In spring 2004, reports about Abu Ghraib fill the newspapers; by April the radio talks of nothing else. Especially the kind of radio that everyone in small-town Nebraska listens to, the Rush Limbaugh who rationalizes it all away: "We're going to ruin people's lives over it and we're going to hamper our military effort, and then we are going to really hammer them because they had a good time.... I'm talking about people having a good time. These people-you ever heard of emotional release? You ever heard of needing to blow some steam off?"
My dad calls around then and mentions that his brother has fallen into a deep depression. "I think it has to do with what's going on," he says. "He's got plenty of money, his kids are okay, his wife just bought a new Cadillac. He's never been depressed before."
The psychiatric ward my uncle checks himself into is dead in the center of the country. Only one shrink runs the operation; there are no more psychiatrists for 150 miles. The facility got its start by taking in the settlers who were driven crazy by the solitude that the Homestead Act had forced them into, pioneering one farm every 160 acres.
On the fifth of July he calls his daughter Chris and demands to be let out. Maybe he watched all the Fourth of July TV; maybe the military played their pageant music nonstop, surely there were World War II reruns up the kazoo on cable. He tells her he has to get out that very night or else. Chris hears that or else better than most-she is a psychologist with her own practice-and suggests he hire a private plane and fly down to Texas where she lives. "He was too close to suicide for antidepressants alone," Chris writes me later. I imagine that, professionally speaking, she hesitates. Perhaps she mentions how slowly antidepressants kick in-sometimes it takes as long as six weeks. But he is her father and nobody else close to him-or anyone else within those 150 miles-will take the professional interest she does. At 3 a.m. July 6, he and his wife hire a plane to fly to Texas. He can't wait for morning.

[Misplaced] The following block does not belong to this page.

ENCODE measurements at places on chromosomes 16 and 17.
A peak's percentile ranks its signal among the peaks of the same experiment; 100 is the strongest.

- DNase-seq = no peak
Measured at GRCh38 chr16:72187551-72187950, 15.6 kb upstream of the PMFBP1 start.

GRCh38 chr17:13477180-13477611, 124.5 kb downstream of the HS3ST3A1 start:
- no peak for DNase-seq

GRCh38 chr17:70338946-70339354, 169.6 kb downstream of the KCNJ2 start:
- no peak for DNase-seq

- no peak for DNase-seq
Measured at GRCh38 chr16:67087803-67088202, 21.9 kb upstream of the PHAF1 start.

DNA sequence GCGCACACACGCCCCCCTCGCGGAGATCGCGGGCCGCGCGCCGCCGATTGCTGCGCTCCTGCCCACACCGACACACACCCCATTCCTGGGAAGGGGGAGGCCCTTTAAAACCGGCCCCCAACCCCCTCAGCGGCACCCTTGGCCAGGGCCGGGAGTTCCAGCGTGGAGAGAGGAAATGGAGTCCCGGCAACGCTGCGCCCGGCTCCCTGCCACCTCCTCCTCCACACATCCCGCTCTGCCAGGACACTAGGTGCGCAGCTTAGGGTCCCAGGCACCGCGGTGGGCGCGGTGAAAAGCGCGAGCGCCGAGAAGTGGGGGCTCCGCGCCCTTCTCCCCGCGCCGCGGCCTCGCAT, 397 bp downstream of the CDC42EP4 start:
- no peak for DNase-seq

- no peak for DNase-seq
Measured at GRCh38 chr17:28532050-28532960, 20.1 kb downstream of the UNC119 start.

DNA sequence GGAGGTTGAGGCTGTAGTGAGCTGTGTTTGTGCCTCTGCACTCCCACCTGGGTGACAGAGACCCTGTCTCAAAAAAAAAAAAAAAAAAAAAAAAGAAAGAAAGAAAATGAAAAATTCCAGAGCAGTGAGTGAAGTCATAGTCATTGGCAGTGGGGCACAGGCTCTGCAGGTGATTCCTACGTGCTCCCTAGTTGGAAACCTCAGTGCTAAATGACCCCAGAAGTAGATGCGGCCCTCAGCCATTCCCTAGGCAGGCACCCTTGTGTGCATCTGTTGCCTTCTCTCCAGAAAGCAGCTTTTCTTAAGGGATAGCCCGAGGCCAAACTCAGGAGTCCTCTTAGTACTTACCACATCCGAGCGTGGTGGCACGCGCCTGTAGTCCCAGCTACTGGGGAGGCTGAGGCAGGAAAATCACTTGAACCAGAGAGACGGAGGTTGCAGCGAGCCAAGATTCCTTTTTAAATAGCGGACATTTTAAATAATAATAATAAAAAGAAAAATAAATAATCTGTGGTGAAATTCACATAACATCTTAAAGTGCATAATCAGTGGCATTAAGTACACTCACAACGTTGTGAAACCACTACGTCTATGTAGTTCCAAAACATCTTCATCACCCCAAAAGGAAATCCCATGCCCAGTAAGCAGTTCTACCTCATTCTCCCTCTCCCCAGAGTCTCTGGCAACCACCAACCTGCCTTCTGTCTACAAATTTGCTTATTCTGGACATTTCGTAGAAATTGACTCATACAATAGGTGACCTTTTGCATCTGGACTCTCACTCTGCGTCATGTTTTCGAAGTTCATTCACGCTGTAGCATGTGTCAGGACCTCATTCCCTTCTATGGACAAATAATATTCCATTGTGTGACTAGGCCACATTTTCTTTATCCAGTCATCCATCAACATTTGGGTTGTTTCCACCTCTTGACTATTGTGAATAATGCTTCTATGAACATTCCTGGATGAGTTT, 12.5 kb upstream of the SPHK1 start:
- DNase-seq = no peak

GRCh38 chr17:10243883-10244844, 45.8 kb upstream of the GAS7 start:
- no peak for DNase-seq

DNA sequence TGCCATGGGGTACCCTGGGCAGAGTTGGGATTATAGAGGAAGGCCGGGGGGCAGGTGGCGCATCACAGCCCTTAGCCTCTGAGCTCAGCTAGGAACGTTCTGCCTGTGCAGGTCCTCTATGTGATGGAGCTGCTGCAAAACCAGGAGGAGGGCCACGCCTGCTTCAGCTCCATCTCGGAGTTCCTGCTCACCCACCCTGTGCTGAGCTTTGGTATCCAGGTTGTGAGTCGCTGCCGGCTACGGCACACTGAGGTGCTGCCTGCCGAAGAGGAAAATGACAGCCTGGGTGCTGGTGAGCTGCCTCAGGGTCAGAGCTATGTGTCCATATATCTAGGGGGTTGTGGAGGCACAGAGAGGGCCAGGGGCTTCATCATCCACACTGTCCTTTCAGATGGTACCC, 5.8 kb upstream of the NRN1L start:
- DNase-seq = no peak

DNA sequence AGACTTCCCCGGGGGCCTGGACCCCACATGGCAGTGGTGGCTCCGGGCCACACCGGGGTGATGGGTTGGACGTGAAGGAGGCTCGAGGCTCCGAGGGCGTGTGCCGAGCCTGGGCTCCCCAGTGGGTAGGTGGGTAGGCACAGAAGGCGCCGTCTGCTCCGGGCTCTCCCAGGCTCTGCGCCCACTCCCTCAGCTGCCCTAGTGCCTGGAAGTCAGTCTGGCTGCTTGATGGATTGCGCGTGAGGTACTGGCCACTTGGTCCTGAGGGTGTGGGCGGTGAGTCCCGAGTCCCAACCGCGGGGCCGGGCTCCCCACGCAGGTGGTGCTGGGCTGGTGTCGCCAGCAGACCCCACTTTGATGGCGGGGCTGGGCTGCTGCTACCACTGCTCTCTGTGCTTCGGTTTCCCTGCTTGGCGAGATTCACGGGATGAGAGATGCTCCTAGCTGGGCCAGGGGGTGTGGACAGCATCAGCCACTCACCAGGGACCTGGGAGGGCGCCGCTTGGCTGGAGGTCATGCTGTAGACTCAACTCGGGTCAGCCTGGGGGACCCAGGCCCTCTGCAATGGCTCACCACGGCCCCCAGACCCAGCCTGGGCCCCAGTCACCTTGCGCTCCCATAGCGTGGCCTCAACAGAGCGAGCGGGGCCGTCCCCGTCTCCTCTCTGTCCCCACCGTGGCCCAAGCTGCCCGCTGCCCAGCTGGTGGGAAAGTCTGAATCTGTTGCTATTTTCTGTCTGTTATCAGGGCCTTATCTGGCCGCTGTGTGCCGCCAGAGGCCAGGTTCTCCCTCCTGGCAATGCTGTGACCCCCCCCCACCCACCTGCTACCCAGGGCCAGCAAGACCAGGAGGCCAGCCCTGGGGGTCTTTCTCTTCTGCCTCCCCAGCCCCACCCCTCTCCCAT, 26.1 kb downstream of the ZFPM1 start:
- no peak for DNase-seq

Years ago, his son Tom tells me this story:
His dad's sixteen and plowing one end of the field. My dad, two years older, plows from the other end. The tractors back then have no air-conditioning, no tape deck, no CD player, no shock absorbers, no cab to keep out the dust or even an umbrella to block a sun that's so hot they've tied red snot rags over their heads, and the motor thrums as if it will wear the cartilage right off the spine. Sweat drips down their faces as straight as the row after row they make to reach the middle. They grin when they pass each other on the last four of those rows; they bounce so bad they have to grin or lose their teeth. Finally, nose to nose, they shut off their vehicles, carefully set their glasses on the tractor haunches, and jump into the cool dirt clods to wrestle. They grunt and they wrestle, turn after turn, their sweat churning the dirt into mud, until Grandma, with her halo of bottle-bright red hair, hangs over them with a pitcher of lemonade covered with a cloth and a nice kolache for each of them. By this time my uncle has my dad's face pushed down into the plowed row beside her and his arm pinned to a broken cornstalk. But my dad, being older, is still heavier. He flips his brother as soon as he lunges for the lemonade and shoves him down even harder. He calls out, laughing, "Uncle, uncle."
"Why'd you say uncle?" Grandma asks after. "A big boy like you quitting?"
Abu Ghraib, Abu Ghraib. It could have been a Club Med destination it sounded so exotic, so far away. The city near the prison was known for the Abu Ghraib Infant Formula Plant that Western intelligence proclaimed to be a biological weapons production facility. But all they ever found were cans of formula.